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Old 12-09-2013, 09:39 PM
 
Location: NJ
18,677 posts, read 16,438,494 times
Reputation: 7274

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http://dealbook.nytimes.com/2013/12/...-billion/?_r=0

This deal will result in tons of lost jobs. Many reports referred to synergies amongst them, which is the pc way to say "We have 2 departments doing the same thing. We need just one".


Still a 25% market share is not enough to deep six the deal, and it should be allowed to proceed.
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Old 12-09-2013, 09:50 PM
 
4,707 posts, read 3,338,366 times
Reputation: 4412
You're right. These deals ALWAYS result in job losses, and these are two BIG companies.
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Old 12-10-2013, 03:58 AM
 
Location: Where they serve real ale.
7,249 posts, read 6,408,261 times
Reputation: 3497
The problem is those are the two largest pre-packed food distribution companies in the country and the only two with national scope. You can bet your bottom dollar prices for restaurants WILL go up once Sysco eliminates their main rival.

The biggest problem in this country today is that we have stopped enforcing anti-trust laws.
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Old 12-10-2013, 10:19 AM
 
Location: USA
13,266 posts, read 9,991,830 times
Reputation: 4228
Pretty interesting stuff. I do some work in the meat processing industry. There's been other consolidations in the industry as well by some of the smaller packers.


The industry just seems to be following the trends of every other industry. Huge conglomerates control most of our markets and the brands that you see in stores. I'd say that about 80% of the brands you see in stores in any given category are controlled by a handful of conglomerates. I put together consumer reports detailing brand presence, etc.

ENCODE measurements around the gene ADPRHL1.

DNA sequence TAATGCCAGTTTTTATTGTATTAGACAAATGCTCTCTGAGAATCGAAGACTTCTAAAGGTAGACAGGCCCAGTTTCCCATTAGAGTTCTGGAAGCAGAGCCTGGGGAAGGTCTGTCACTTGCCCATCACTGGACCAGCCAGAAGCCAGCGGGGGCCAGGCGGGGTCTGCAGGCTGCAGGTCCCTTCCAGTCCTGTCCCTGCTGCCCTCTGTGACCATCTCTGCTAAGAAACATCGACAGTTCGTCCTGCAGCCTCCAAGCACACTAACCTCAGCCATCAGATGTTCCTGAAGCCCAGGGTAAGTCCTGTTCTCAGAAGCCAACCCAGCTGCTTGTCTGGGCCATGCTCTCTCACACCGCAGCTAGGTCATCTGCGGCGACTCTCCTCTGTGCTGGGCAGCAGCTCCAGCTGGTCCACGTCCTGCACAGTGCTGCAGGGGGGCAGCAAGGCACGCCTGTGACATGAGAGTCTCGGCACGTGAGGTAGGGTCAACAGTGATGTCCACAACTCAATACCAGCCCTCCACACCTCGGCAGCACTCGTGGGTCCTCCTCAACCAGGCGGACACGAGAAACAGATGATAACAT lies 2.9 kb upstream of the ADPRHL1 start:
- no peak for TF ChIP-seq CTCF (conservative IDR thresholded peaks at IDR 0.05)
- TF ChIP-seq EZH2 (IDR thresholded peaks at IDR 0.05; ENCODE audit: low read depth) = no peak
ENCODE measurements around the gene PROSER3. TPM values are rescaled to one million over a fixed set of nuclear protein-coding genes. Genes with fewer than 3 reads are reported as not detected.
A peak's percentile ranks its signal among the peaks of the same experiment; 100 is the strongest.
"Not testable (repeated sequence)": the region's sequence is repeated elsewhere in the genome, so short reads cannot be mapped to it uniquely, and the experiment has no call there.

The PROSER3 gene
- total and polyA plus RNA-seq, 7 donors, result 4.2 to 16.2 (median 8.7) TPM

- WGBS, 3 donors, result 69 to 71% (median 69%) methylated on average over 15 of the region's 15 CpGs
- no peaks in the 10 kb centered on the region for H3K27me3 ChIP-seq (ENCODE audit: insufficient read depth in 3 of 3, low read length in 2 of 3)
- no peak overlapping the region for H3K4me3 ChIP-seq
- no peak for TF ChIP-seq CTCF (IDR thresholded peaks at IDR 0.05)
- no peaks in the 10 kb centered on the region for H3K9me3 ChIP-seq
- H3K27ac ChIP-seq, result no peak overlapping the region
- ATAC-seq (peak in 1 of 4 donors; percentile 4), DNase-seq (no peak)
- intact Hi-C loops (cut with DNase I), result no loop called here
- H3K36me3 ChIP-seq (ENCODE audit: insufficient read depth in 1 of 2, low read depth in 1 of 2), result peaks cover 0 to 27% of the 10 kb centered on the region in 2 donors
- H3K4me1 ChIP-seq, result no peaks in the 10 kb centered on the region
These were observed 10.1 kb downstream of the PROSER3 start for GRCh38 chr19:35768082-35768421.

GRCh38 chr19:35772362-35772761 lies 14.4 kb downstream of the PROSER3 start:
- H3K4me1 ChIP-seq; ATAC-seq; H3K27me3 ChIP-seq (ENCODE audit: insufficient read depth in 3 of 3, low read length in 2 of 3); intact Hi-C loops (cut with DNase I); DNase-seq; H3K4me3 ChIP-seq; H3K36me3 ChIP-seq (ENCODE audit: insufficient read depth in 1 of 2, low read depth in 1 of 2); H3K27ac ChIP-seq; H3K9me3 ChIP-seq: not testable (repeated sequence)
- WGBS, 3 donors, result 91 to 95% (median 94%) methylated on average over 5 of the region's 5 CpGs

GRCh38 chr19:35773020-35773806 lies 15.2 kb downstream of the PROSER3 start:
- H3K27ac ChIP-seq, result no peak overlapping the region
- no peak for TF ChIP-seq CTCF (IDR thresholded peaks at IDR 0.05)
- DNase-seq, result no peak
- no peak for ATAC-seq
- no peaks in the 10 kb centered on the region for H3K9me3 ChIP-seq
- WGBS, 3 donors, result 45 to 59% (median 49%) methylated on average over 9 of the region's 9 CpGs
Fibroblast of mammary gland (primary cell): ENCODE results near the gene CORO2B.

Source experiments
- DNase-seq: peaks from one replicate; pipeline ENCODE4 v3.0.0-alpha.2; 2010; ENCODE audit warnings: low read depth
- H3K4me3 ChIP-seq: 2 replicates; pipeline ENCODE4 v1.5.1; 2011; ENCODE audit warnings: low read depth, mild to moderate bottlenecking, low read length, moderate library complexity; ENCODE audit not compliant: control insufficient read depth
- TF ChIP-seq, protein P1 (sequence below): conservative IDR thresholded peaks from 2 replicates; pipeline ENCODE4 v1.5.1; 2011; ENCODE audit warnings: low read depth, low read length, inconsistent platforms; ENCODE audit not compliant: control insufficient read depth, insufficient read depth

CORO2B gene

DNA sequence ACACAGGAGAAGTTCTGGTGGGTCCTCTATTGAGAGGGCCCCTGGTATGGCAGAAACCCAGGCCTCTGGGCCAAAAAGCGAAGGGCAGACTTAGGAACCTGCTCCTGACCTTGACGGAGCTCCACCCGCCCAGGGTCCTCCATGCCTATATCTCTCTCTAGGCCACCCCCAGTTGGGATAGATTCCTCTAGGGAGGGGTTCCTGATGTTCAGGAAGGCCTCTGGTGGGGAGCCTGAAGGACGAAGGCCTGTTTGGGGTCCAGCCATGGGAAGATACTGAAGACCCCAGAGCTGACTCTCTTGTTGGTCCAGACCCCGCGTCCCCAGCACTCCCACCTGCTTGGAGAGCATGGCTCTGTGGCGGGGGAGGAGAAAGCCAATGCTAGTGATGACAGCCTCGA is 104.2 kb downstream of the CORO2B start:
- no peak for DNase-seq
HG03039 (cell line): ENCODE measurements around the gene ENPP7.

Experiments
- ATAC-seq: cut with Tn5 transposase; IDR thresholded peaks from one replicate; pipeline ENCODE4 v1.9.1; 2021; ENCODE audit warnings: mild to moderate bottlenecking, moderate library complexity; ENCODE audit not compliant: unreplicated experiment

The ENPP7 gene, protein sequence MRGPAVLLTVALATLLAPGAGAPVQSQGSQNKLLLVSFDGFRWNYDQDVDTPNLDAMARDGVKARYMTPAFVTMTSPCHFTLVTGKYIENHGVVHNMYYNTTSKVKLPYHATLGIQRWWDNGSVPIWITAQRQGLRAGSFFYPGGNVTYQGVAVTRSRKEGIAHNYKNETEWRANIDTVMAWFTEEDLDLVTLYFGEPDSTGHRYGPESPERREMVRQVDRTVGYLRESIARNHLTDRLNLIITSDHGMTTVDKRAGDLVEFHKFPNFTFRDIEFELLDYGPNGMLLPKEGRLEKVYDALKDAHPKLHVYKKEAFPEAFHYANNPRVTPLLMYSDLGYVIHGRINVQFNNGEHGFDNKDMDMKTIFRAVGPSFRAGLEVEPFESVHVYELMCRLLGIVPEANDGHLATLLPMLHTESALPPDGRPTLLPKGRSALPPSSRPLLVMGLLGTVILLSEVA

Sysco actually seems like a pretty good company. They do a lot with smaller distributors and even minority businesses. They also seem to be pretty fair in pricing.
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Old 12-10-2013, 10:20 AM
 
25,060 posts, read 22,101,322 times
Reputation: 11576
Quote:
Originally Posted by Think4Yourself View Post
The problem is those are the two largest pre-packed food distribution companies in the country and the only two with national scope. You can bet your bottom dollar prices for restaurants WILL go up once Sysco eliminates their main rival.

The biggest problem in this country today is that we have stopped enforcing anti-trust laws.
But but but, the free market
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Old 12-10-2013, 10:21 AM
 
Location: Great State of Texas
86,093 posts, read 69,881,813 times
Reputation: 27519
The small guys can't grow due to complex and costly regulations.
The big guys are swallowing each other up creating monopolies.

Take a quote from Highlander….

"In the end there can be only one"
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Old 12-10-2013, 10:22 AM
 
Location: Great State of Texas
86,093 posts, read 69,881,813 times
Reputation: 27519
Quote:
Originally Posted by theunbrainwashed View Post
But but but, the free market
There is no "free" market.
Costly and complex regulations provent the small guys from becoming tomorrow's competition.
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Old 12-10-2013, 10:30 AM
 
Location: USA
13,266 posts, read 9,991,830 times
Reputation: 4228
Quote:
Originally Posted by HappyTexan View Post
The small guys can't grow due to complex and costly regulations.
The big guys are swallowing each other up creating monopolies.

Take a quote from Highlander….

"In the end there can be only one"
Quote:
Originally Posted by HappyTexan View Post
There is no "free" market.
Costly and complex regulations provent the small guys from becoming tomorrow's competition.
I agree with ya HappyTexan.


Especially in industries where there is a lot of overhead.

The people always yelling, "Go start your own business..." usually haven't started a business before. Or if they did, they had a lot of help in getting things going (excess cash, competitive advantage, etc).



It takes a ton of hard work, a great product or service, and a little luck to be successful in today's business world.
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Old 12-10-2013, 10:58 AM
 
Location: Houston
20,984 posts, read 10,618,862 times
Reputation: 8211
Quote:
Originally Posted by theunbrainwashed View Post
But but but, the free market
Give the free market a chance. I predict no price increases beyond the norm.

If jobs are eliminated it means in the long run (probably before we are all dead) prices will be lower than if the deal had not gone through.
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